Potassium works with sodium to regulate muscle contractions and nerve impulse transmissions. What this means is potassium helps your heart to contract, your lungs to breathe in and out, your eyes to blink, your stomach to digest and your fingers to touch-tone a phone or Palm Pilot. Pretty important stuff!
The major sources of potassium are fruits and vegetables. Nature was kind enough to provide guidance in this area. The deeper orange a fruit or vegetable is, the more potassium usually is contained. Many people think they must eat only bananas or orange juice to get their daily potassium. Not so! The list includes sweet potatoes, winter squash (such as Hubbard or banana squash), raspberries, cantaloupe, mango and mango nectar, fresh and dried peaches and apricots, honeydew, Casaba and Persian melon and tomato, tomato salsa and tomato juice.
However, nature is allowed to be a bit deceptive. Sometimes natural advertising is subtle. Mushrooms, cooked beans and dried peas, peanut butter, figs, avocados, salmon and dairy products are also good sources of potassium, though they lack orange or red coloring.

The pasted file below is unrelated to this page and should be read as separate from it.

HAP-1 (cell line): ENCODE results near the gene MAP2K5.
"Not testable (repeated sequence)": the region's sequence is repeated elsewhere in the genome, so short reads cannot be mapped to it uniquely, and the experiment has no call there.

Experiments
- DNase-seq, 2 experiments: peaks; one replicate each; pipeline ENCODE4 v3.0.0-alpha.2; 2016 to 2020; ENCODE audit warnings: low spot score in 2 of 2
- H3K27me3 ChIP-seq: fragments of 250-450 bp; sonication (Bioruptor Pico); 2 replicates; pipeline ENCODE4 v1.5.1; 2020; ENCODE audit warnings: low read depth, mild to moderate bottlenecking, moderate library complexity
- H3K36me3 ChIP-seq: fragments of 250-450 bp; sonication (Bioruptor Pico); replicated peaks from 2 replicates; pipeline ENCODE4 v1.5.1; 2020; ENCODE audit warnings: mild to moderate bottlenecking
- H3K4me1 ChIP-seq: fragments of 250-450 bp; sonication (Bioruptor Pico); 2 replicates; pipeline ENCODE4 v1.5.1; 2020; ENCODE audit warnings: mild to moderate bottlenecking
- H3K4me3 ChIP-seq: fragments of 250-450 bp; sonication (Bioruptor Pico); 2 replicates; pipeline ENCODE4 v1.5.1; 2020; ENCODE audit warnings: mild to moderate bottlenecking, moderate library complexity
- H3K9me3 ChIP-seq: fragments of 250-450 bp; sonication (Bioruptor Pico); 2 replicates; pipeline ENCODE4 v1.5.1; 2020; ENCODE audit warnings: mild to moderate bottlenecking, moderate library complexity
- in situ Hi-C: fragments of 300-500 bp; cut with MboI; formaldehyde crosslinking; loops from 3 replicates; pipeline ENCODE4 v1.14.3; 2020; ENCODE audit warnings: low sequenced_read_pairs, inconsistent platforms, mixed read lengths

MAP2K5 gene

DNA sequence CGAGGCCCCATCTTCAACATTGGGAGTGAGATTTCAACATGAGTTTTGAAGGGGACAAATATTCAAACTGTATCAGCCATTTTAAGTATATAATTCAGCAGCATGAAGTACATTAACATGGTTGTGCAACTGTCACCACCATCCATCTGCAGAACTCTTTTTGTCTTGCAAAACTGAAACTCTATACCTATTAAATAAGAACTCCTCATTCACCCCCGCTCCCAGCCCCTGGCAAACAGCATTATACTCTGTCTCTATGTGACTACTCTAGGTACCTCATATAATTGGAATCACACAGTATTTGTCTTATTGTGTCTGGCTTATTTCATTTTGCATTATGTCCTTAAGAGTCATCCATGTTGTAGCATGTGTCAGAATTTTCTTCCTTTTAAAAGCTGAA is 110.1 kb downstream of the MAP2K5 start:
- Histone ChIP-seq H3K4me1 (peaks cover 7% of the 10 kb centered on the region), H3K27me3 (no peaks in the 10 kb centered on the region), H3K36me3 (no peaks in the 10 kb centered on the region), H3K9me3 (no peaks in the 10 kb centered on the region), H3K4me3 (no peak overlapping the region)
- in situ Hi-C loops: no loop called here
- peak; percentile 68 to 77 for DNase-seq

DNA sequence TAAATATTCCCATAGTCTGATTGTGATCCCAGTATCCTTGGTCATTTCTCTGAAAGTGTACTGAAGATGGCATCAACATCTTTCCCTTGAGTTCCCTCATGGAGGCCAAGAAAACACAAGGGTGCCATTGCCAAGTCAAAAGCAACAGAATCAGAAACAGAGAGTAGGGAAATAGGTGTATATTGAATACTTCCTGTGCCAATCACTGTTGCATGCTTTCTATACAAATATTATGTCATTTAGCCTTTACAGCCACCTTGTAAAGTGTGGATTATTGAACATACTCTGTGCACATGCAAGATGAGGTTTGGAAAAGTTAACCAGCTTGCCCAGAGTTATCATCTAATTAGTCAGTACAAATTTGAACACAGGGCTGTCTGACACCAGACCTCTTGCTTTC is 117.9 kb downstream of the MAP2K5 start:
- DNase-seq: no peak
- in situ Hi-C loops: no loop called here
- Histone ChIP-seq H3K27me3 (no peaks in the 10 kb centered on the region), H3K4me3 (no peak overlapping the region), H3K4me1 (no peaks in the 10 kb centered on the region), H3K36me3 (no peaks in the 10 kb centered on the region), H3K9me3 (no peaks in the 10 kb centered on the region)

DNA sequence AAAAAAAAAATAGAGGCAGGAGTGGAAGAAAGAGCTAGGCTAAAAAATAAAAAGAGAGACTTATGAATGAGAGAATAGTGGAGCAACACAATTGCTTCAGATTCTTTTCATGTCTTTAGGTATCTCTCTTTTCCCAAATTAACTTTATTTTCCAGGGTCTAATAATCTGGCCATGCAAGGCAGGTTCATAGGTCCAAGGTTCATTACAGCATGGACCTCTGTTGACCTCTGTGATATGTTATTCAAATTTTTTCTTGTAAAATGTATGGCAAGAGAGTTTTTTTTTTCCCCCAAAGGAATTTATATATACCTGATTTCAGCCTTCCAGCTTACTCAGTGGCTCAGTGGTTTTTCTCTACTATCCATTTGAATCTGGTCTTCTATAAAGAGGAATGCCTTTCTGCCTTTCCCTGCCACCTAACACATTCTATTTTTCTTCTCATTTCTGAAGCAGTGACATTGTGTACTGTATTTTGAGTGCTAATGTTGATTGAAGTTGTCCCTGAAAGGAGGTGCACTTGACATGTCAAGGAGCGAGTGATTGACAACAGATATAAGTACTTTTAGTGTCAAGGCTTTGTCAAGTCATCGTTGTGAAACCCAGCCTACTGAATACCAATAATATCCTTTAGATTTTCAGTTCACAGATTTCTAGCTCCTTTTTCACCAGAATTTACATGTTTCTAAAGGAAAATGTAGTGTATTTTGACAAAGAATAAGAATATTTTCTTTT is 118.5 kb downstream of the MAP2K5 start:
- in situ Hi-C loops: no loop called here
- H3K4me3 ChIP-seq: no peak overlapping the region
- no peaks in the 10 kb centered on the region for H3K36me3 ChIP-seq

Potassium is a water-soluble mineral. This means it is easily washed out of your system. To keep your heart beating and your eyes blinking, eat several servings of potassium-rich foods every day.
Get your fill
These foods have 300 or more milligrams of potassium per serving:
- 8 ounces whole, low-fat, nonfat milk and buttermilk
- 3 ounces cooked beef, liver, pork, canned salmon, chicken and veal
- 4 ounces dried apricots, raisins or prunes, 1 medium banana, 1/2 small cantaloupe or honeydew, 2 ounces dried dates and figs, fresh peaches and apricots, 1/2 medium avocado
- 4 ounces cooked beans
- 10 fresh mushrooms
- 3 tablespoons peanut butter
- 1 baked potato
- 1 baked sweet potato
- 1 medium tomato
- 6 ounces canned tomato juice
- 1 cup cold all-bran cereal